Selected Topics in Community Service-Learning (CSL 350/360 or 550/560) is a six-week immersive course that takes place each spring. Content varies from year to year, under the broad theme of community issues in an oil economy.
The 2013 topic was “Oil and Social Economy: Understanding the social economy and community engagement.” Students explored how businesses are embedded in a society, with complex relationships between the corporate and not-for-profit sectors. They examined how the reliance on oil development impacts social and economic participation in Alberta. Through coursework and community based projects with local and regional community organizations, students engaged directly with challenging questions and experienced firsthand how local groups imagine and construct the possibilities for social economy in the context of the energy economy. Topics included the scope and scale of social economy and oil development in Alberta, community economic development, social economy businesses and social enterprise, explorations of environmental and social policy, social and economic impact of resource development, power and privilege in community, and local/global perspectives on sustainability and community development.
The 2012 topic was “Oil and Democracy.” Through course work and community-based projects, students explored the thesis that “oil inhibits democracy” through the examination of three broad themes: the context of democracy in Alberta, rights claims in an oil economy, and governance. Students experienced firsthand how community organizations use their own knowledge to address, challenge and integrate democratic engagement and advocacy in the context of an energy economy and society. Topics included: class dynamics, the staples economy, and institutions of democracy; wealth distribution and worker safety; ecological and social consequences; gender; international activism; and progressive thought in Alberta.
India Tour (AUECO 254/AUREL 266) is a three-week study tour of India. It focuses on a chosen region of India in order to examine the intersection between religious belief and practice and development challenges. Students are exposed to various development projects as well as an array of religious sites. Students gain an in-depth understanding of India, its cultural and religious diversity, and the challenges it faces in the 21st century.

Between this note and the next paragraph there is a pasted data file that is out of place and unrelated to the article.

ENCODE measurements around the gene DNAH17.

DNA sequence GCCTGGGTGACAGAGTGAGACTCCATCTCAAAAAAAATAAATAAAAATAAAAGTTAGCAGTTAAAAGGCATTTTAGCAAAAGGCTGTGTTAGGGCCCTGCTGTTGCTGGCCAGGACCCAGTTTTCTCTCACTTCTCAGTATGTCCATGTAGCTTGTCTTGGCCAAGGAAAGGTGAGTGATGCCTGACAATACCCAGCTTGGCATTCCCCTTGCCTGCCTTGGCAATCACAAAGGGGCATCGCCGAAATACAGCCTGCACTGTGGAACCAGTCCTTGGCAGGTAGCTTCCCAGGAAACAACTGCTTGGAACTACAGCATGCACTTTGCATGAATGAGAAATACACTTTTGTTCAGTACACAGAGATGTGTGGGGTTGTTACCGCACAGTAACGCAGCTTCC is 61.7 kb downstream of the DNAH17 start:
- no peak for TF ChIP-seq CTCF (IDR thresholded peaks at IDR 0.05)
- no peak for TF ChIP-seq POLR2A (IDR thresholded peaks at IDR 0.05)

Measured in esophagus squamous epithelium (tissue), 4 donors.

- To explore the basic philosophy, principles and processes of development.
- To understand the major development issues and challenges facing modern India.
- To explore how religious beliefs and practices influence the way people address the challenges of poverty, population, pollution, ethnic and linguistic diversity, rapid industrialization, and globalization.
- To develop the skills and insights required to enter into a different culture with empathetic appreciation and understanding.
- To learn the skills required to function constructively in a group, especially while in unfamiliar and stressful situations.
- To appreciate the particularity of one’s own culture in light of an encounter with another.
The information presented here is self-reported. While AASHE
staff review portions of all STARS reports and institutions are welcome to seek additional forms of review, the data in STARS reports are not verified by AASHE. If you believe any of this information is erroneous or inconsistent with credit criteria, please review the process for inquiring about the information reported by an institution and complete the Data Inquiry Form.
The information presented here is self-reported. While AASHE staff review portions of all STARS reports and institutions are welcome to seek additional forms of review, the data in STARS reports are not verified by AASHE. If you believe any of this information is erroneous or inconsistent with credit criteria, please review the process for inquiring about the information reported by an institution and complete the Data Inquiry Form.